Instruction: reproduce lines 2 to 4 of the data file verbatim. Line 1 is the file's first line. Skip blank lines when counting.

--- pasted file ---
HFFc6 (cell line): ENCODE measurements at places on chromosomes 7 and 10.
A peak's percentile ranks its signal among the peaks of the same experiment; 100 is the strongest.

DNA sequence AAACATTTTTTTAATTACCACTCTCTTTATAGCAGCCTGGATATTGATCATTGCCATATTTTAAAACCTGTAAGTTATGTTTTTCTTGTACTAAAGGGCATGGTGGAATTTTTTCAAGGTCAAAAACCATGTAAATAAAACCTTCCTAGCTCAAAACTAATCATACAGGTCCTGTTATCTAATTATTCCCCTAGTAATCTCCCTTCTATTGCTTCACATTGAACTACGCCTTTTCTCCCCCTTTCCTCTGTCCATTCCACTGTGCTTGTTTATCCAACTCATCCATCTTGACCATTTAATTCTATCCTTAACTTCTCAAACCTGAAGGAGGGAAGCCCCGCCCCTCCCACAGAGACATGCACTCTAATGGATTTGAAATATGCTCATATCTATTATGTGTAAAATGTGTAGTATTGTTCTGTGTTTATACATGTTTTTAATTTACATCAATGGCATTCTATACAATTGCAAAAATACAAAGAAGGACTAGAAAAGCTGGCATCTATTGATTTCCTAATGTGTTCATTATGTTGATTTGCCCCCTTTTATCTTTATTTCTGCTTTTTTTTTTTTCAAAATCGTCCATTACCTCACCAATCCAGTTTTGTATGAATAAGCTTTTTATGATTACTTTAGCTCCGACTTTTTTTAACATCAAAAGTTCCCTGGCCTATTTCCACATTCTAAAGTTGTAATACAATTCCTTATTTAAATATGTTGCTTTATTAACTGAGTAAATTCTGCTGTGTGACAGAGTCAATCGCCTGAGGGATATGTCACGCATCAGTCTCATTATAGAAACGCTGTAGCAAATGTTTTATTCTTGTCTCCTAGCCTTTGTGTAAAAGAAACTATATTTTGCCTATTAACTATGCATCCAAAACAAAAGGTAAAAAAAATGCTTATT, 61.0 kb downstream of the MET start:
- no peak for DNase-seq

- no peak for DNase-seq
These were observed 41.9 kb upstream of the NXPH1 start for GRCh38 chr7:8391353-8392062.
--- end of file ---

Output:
A peak's percentile ranks its signal among the peaks of the same experiment; 100 is the strongest.

DNA sequence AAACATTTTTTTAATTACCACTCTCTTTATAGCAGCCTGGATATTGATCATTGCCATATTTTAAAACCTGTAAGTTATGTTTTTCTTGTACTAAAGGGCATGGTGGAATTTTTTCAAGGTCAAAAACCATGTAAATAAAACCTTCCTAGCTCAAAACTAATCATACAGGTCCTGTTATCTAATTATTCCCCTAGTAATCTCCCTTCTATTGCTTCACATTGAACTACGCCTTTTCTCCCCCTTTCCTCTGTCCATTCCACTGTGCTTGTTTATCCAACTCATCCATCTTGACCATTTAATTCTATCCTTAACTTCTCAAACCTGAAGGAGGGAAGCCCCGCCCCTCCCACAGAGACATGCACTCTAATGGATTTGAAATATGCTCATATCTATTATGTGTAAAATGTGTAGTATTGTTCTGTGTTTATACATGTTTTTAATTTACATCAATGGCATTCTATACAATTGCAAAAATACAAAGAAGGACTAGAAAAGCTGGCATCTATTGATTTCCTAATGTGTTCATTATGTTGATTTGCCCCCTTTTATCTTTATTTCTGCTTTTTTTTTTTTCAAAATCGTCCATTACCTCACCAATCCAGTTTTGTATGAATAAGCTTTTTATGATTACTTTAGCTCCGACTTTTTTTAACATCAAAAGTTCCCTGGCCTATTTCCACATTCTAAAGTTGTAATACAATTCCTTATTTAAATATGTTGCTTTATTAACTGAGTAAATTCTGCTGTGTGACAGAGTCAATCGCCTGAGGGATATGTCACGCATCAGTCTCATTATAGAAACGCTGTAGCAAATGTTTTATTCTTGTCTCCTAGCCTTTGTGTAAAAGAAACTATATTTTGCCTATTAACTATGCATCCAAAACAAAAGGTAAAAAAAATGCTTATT, 61.0 kb downstream of the MET start:
- no peak for DNase-seq